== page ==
I choose my friends for their good looks, my acquaintances
for their good characters, and my enemies for their intellect.
A man cannot be too careful in the choice of his enemies.
- Oscar Wilde,
of Dorian Gray (1890), Ch. 1
On the most charitable view, Queensberry was a decidedly
eccentric character, who had gained some notoriety as an atheist
and as a sportsman; apart from his litigation with Wilde, he
is best remembered for formulating the rules of amateur boxing
which bear his name. He bullied his first wife, Bosie's
mother, and his children. He had a long-running feud with
the Prime Minister, Lord Rosebery, who on one occasion only
escaped being attacked by Queensberry with a dog-whip through
the personal intervention of the Prince of Wales. The
epithet "barking mad" could almost have been coined for him.
From the outset, Queensberry objected to Bosie's friendship
with Wilde. Following a chance meeting at the Café Royal
in December 1893, Queensberry was temporarily won over, and
wrote to Bosie retracting everything he had previously said
against Wilde, whom he considered "charming and extremely clever".
But the truce was short-lived. On 1 April 1894,
Queensberry wrote the following extraordinary letter to Bosie:
with this man Wilde must either cease or I will disown you and
stop all money supplies. I am not going to try and analyse
this intimacy, and I make no charge; but to my mind to pose
as a thing is as bad as to be it. With my own eyes I saw
you in the most loathsome and disgusting relationship, as expressed
by your manner and expression. Never in my experience
have I seen such a sight as that in your horrible features.
No wonder people are talking as they are. Also I
now hear on good authority, but this may be false, that his
wife is petitioning to divorce him for sodomy and other crimes.
Is this true, or do you know of it? If I thought
the actual thing was true, and it became public property, I
should be quite justified in shooting him on sight.
Marquess of Queensberry
Lord Alfred did little to defuse the situation, replying
to his father with a one-line telegram: "What a funny little
man you are". There were further unpleasantnesses, both
in correspondence from Queensberry to his son, and in threats
made by Queensberry to the management of various hotels and
restaurants frequented by Wilde and Douglas, that he would thrash
them both if he discovered them together on the premises.
In June of 1894, Queensberry accosted Wilde in his own home.
Again, we have Wilde's version of the encounter from his
testimony at the libel trial:
upon me, not by appointment, about 4 o'clock in the afternoon,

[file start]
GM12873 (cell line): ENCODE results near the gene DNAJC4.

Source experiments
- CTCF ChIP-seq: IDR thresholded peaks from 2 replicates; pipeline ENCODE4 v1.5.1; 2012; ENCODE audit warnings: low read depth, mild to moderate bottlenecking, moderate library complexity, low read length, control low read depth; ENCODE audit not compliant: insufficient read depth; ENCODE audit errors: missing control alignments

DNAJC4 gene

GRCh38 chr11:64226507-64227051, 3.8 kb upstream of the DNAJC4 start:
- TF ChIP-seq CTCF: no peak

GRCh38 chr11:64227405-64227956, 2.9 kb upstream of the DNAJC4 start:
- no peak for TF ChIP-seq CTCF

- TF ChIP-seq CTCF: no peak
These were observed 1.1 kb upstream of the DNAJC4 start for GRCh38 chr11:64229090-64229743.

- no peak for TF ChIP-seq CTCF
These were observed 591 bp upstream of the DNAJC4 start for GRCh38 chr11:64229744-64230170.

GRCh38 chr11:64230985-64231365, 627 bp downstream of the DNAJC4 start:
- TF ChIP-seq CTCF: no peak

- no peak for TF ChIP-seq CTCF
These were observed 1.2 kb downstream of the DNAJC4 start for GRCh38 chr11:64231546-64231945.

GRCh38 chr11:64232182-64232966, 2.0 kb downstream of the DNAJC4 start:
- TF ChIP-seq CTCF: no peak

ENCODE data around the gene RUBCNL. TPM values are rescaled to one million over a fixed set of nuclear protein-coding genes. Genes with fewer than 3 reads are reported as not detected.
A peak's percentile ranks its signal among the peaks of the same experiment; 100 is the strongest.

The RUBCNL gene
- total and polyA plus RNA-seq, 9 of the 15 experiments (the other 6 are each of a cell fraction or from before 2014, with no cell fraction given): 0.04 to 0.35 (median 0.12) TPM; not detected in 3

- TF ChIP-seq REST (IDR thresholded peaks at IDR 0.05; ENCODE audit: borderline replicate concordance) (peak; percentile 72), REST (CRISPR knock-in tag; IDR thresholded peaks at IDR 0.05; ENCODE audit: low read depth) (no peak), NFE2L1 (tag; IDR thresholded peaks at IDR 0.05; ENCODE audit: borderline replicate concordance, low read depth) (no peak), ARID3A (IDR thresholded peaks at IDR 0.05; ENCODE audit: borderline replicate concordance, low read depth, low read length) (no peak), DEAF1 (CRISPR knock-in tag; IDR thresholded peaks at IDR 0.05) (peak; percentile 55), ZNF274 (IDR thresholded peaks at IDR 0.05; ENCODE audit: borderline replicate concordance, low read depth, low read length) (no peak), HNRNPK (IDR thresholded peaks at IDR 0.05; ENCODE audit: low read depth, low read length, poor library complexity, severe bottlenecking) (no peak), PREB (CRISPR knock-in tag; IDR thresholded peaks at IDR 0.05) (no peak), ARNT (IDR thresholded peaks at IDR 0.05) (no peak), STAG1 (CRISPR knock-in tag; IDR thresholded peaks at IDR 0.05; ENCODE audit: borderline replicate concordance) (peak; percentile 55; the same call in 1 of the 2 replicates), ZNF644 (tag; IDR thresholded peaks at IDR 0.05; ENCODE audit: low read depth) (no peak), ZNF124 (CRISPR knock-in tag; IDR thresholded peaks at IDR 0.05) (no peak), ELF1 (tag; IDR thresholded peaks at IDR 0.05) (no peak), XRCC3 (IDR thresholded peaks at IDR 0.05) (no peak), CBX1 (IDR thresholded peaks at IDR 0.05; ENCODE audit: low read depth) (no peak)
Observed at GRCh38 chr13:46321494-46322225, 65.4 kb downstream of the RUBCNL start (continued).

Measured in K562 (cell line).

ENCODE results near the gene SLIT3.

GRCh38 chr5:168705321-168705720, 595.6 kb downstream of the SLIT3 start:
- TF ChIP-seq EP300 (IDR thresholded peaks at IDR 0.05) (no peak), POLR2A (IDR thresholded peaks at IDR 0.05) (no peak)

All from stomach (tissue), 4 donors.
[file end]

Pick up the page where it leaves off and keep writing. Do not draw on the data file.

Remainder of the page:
accompanied by a gentleman with whom I was not acquainted [in
fact, a prize-fighter who was a crony of Queensberry's]. The
interview took place in my library. Lord Queensberry was
standing by the window. I walked over to the fireplace,
and he said to me, 'Sit down'. I said to him, 'I do not
allow anyone to talk like that to me in my house or anywhere
else. I suppose you have come to apologise for the statements
you made about my wife and myself in letters you wrote to your
son. I should have the right any day I chose to prosecute
you for writing such a letter'. He said, 'The letter was
privileged, as it was written to my son'. I said, 'How
dare you say such things to me about your son and me?' He
said, 'You were both kicked out of the Savoy Hotel at a moment's
notice for your disgusting conduct'. I said, 'That is
a lie'. He said, 'You have taken furnished rooms for him
in Piccadilly'. I said, 'Somebody has been telling you
an absurd set of lies about your son and me. I have not
done anything of the kind'. He said, 'I hear you were
thoroughly well blackmailed for a disgusting letter you wrote
to my son'. I said, 'The letter was a beautiful letter,
and I never write except for publication'. Then I asked:
'Lord Queensberry, do you seriously accuse your son and me of
improper conduct?' He said, 'I do not say that you are
it, but you look it'. [At this point, there was much laughter
and Mr. Justice Collins threatened to have the Court cleared
if there was the slightest disturbance again.] 'But you look
it, and you pose as it, which is just as bad. If I catch
you and my son together again in any public restaurant I will
thrash you'. I said, 'I do not know what the Queensberry
Rules are, but the Oscar Wilde rule is to shoot at sight'. I
then told Lord Queensberry to leave my house. He said
he would not do so. I told him that I would have him put
out by the police. He said, 'It is a disgusting scandal'.
I said, 'If it be so, you are the author of the scandal,
and no one else'. I then went into the hall and pointed
him out to my servant. I said, 'This is the Marquess of
Queensberry, the most infamous brute in London. You are
never to allow him to enter my house again'.
There was a further incident, when Queensberry attempted
to disrupt the opening night of The Importance of Being Earnest,
but the theatre management refused him admission, and had the
premises surrounded by police. According to one (perhaps
romanticised) version, Queensberry lunged forward and presented
Wilde with a grotesque bouquet of vegetables as Wilde left
the theatre - for which, to the great amusement of the crowd,
Wilde thanked Queensberry very courteously, and remarked that
he would think of Queensberry whenever he smelt them.
Duty is what one expects from
others, it is not what one does one’s self.
Woman of No Importance (1893), Act II
Football is all very well a good game for
but not for delicate boys.